The details of a joint public inquiry into the Stockline factory blast in Glasgow have been announced by the Scottish and UK governments.
The explosion claimed the lives of nine people
It will look into the circumstances leading up to the blast in 2004, consider health and safety issues and make recommendations.
Nine people died in the explosion and 33 were injured.
Owners and operators ICL Plastics and ICL Tech were later fined £400,000 for health and safety breaches.
Lord Advocate Elish Angiolini, Scotland's senior law officer, and Work and Pensions Secretary Peter Hain said they expected the inquiry to report as soon as possible.
Ms Angiolini said: "The events of the 11 May 2004 have a continuing impact on the lives of many people, on all those who were working in the factory that day, on the dozens of people who were injured, and especially on those who lost a loved one.
"This public inquiry will provide an opportunity, not only to fully air the circumstances which led up to that incident, but also to make sure that lessons are learned to help prevent another tragedy like this occurring."
Lord Gill, Scotland's second most senior judge, will chair the inquiry, under 2005 UK legislation, and the QC Roy Martin has been appointed as counsel.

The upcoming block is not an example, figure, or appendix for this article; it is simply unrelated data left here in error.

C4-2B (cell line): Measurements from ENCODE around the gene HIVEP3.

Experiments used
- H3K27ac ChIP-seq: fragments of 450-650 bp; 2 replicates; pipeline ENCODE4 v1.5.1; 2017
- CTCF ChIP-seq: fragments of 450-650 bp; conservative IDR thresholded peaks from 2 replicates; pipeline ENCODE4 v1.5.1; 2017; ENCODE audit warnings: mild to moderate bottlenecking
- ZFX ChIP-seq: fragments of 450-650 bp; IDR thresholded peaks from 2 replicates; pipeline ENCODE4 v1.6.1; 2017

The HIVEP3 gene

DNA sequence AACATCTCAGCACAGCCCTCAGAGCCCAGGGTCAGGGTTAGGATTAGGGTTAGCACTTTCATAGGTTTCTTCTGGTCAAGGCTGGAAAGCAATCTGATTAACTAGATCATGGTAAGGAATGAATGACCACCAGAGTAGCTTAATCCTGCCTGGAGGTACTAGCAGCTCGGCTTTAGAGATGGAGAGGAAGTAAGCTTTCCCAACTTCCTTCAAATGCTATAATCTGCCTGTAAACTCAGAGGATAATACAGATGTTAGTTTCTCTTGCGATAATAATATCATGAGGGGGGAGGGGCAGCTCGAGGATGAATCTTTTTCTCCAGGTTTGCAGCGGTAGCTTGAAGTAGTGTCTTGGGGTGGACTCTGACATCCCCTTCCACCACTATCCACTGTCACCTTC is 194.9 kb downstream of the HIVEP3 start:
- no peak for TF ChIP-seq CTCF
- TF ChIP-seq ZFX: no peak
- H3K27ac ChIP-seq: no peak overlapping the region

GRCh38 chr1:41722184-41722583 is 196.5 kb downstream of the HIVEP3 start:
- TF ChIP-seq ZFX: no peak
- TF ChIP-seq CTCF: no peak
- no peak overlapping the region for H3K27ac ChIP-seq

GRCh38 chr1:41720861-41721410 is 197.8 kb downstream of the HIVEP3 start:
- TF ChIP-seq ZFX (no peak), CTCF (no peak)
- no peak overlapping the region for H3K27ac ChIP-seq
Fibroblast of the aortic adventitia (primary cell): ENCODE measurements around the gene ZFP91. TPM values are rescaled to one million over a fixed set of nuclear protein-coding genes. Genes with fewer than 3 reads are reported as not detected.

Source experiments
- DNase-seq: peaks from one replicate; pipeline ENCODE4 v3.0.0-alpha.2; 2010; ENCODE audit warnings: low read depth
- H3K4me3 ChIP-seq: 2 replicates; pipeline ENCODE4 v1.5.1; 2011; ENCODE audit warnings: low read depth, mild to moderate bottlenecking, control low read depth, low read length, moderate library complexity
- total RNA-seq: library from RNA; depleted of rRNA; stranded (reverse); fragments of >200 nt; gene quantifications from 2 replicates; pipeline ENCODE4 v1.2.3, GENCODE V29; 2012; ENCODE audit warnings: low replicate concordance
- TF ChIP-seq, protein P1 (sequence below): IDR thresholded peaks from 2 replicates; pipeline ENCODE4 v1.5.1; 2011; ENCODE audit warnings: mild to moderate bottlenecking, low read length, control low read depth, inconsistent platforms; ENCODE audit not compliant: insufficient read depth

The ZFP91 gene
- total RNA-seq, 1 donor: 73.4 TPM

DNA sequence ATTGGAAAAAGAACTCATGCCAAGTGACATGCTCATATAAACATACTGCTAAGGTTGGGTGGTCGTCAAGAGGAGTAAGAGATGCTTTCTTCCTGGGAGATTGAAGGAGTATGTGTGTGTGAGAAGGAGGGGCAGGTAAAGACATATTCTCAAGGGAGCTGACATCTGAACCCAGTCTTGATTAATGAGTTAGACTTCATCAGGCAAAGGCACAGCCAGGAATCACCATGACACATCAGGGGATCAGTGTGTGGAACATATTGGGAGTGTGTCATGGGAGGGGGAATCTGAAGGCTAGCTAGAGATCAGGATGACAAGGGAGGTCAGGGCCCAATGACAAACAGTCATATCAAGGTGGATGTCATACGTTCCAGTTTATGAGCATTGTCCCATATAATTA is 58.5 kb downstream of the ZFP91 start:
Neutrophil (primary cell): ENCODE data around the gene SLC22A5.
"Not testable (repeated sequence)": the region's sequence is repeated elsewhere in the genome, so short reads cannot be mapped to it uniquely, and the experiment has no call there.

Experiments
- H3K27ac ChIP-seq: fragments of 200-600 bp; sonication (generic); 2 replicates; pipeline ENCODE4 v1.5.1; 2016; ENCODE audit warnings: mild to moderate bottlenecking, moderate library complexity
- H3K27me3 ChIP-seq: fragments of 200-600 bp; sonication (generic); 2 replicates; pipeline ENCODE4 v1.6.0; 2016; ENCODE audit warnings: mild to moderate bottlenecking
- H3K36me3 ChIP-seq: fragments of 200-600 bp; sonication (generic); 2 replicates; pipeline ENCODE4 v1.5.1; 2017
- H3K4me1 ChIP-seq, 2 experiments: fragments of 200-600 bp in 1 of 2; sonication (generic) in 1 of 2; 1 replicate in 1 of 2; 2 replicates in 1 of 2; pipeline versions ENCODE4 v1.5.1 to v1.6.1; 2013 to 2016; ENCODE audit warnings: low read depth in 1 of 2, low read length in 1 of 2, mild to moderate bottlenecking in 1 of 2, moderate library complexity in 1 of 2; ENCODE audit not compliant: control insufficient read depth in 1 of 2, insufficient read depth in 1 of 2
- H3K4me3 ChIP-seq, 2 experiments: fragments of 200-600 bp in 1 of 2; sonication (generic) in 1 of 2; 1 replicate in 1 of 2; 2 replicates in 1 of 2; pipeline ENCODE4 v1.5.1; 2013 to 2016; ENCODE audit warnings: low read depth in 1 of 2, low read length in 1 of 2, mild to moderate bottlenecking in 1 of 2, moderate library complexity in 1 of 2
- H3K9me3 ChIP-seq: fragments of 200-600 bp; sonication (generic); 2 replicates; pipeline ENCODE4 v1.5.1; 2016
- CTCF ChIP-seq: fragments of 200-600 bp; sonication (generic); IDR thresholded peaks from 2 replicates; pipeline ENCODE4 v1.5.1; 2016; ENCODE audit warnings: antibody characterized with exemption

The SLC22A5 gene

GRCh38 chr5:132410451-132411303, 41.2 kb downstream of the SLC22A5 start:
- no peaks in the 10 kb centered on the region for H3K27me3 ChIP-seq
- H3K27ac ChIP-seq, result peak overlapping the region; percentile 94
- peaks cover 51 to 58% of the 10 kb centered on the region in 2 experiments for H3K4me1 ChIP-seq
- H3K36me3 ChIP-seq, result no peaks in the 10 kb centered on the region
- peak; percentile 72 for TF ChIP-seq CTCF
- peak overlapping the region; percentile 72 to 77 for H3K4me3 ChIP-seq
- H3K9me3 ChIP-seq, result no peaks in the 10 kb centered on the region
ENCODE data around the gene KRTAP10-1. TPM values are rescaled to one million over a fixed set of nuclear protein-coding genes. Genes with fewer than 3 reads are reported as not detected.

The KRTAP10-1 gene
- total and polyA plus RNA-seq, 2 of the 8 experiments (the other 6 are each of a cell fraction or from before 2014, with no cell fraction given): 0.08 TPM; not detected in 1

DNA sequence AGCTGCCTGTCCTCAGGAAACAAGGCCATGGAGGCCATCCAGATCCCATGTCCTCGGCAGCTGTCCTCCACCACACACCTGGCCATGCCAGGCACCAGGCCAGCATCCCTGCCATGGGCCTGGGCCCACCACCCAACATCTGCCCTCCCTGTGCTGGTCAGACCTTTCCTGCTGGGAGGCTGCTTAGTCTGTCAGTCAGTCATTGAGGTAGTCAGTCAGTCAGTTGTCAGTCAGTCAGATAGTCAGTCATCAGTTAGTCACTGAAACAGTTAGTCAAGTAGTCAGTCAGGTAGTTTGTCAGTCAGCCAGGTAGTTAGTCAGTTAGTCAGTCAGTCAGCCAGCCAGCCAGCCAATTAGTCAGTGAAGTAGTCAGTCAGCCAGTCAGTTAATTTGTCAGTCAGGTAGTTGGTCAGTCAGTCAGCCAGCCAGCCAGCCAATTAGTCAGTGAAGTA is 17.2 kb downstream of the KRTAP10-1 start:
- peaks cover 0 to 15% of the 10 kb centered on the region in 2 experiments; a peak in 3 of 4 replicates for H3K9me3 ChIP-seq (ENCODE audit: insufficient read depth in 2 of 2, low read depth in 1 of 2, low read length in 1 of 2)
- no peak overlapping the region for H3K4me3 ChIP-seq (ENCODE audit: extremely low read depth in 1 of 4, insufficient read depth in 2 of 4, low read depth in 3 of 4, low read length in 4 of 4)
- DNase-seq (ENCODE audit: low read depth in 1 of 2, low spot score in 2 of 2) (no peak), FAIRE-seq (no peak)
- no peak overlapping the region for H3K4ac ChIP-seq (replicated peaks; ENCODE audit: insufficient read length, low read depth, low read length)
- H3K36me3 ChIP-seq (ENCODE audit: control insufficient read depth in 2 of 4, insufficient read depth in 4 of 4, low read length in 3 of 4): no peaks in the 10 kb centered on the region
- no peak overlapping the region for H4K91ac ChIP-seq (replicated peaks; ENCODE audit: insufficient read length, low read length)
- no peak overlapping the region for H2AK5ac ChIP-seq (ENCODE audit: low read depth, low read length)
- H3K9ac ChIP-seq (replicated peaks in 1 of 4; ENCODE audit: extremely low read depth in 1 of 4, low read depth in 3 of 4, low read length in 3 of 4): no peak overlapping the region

Mr Hain said: "Now that we have a chair in place, and an agreement on the terms of reference, we can ensure that the inquiry will be focused on the events, and the families will not have to wait unduly for answers."
The terms of reference for the inquiry are:
- To inquire into the circumstances leading up to the incident on 11 May 2004 at the premises occupied by the ICL group of companies, Grovepark Mills, Maryhill, Glasgow.
- To consider the safety and related issues arising from such an inquiry, including the regulation of the activities at Grovepark Mills.
- To make recommendations in the light of the lessons identified from the causation and circumstances leading up to the incident.
- To report as soon as practicable.
Glasgow Liberal Democrat MSP Robert Brown said: "I hope it will identify lessons about both culture and practice in Scottish workplaces which will prevent such accidents in the future.
"The inquiry has to have as broad a remit as possible, if it is to bring closure to the families of those who died.
"It is crucial that industry across Scotland learns the lessons from the Stockline tragedy to prevent a similar disaster in the future."